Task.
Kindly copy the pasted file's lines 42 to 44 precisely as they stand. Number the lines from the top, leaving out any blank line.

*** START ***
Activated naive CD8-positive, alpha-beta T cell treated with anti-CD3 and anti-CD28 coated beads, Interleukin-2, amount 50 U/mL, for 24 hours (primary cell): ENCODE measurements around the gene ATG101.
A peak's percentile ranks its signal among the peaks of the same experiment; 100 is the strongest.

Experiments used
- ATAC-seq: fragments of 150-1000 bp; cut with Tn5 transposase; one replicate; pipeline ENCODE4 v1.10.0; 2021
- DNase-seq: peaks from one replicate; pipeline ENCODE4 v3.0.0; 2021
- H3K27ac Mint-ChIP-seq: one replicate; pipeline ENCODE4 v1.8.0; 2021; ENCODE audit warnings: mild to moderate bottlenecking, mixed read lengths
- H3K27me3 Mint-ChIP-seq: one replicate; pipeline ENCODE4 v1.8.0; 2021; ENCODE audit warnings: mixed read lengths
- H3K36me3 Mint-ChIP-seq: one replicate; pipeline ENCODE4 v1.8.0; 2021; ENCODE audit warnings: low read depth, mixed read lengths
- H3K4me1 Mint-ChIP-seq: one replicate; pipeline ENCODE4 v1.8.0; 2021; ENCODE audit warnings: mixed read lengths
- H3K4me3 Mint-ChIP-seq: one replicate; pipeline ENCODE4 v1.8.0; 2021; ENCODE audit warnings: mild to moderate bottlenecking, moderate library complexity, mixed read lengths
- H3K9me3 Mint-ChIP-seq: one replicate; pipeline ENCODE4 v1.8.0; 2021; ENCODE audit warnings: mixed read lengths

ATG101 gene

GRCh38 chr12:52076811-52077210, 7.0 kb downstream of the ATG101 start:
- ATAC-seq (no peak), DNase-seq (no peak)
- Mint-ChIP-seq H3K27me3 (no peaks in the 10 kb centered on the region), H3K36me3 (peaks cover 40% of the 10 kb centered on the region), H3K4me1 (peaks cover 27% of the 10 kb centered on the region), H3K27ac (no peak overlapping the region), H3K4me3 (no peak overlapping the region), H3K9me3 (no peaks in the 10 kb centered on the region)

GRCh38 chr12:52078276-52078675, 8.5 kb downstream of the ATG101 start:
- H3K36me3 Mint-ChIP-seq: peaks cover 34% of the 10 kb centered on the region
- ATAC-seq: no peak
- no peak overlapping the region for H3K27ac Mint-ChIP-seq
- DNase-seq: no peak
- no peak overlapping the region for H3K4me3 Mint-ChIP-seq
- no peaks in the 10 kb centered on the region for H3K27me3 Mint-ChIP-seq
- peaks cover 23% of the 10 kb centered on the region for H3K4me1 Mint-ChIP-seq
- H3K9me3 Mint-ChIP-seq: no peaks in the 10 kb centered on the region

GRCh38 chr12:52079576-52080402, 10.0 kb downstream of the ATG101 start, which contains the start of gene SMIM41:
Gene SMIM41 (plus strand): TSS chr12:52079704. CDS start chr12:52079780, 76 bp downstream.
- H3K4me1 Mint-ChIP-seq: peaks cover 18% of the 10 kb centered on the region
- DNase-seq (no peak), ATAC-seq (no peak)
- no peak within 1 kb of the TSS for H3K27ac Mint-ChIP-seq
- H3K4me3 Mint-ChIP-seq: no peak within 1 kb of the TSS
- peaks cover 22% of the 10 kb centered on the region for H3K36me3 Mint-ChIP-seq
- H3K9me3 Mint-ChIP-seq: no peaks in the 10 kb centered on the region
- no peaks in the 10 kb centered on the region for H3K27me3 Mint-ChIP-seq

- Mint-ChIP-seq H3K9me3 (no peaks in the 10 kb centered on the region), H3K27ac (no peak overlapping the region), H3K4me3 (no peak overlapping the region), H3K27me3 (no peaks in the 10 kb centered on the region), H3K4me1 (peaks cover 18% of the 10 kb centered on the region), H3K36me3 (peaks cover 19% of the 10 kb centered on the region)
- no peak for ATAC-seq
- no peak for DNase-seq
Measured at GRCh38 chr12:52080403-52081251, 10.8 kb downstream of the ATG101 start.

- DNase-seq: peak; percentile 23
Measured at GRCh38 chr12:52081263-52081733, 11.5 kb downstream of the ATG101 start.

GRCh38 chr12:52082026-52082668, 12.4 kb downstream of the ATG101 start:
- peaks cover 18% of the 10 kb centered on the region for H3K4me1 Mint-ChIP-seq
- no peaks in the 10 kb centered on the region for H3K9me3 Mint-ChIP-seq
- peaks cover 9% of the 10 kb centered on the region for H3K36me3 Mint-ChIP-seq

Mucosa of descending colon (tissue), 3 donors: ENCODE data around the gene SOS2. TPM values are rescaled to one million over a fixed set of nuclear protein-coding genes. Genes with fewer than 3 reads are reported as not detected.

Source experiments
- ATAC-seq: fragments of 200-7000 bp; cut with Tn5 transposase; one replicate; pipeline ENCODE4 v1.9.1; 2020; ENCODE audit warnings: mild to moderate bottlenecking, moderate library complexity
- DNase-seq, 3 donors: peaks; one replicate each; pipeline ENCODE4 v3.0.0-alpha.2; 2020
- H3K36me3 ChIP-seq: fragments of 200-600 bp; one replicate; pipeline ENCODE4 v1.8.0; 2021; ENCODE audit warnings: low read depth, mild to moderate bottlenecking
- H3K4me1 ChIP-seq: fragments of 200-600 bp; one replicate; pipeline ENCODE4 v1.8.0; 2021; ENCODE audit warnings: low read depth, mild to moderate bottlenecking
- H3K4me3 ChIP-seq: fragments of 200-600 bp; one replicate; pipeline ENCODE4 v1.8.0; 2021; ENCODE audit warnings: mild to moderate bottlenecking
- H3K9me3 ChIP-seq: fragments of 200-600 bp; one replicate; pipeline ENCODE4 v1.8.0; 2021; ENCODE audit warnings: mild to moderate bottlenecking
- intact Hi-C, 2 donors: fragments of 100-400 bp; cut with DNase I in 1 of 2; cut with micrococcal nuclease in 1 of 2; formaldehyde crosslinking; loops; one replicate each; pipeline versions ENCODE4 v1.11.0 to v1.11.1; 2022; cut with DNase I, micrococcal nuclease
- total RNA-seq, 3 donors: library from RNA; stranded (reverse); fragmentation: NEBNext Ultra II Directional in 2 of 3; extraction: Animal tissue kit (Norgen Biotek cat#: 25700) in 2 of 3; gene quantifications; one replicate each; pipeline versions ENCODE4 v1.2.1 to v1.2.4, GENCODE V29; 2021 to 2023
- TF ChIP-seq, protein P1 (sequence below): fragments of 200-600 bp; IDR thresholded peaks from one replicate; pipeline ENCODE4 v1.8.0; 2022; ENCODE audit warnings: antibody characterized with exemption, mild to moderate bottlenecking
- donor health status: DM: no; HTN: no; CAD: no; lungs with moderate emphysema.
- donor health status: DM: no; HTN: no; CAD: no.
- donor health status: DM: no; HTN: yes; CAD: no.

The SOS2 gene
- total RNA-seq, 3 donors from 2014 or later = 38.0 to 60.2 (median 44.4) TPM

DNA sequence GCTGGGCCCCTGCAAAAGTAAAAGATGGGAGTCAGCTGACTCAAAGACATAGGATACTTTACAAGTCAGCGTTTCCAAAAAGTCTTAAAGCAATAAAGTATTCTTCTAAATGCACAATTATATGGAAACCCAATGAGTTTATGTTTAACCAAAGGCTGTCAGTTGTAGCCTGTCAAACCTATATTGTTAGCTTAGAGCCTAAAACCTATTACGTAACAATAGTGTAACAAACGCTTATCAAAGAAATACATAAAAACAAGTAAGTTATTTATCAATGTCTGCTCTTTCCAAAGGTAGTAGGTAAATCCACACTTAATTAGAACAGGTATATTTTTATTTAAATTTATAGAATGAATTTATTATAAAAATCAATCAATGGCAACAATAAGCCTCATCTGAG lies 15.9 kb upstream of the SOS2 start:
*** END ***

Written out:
- no peaks in the 10 kb centered on the region for H3K9me3 Mint-ChIP-seq
- peaks cover 9% of the 10 kb centered on the region for H3K36me3 Mint-ChIP-seq

Mucosa of descending colon (tissue), 3 donors: ENCODE data around the gene SOS2. TPM values are rescaled to one million over a fixed set of nuclear protein-coding genes. Genes with fewer than 3 reads are reported as not detected.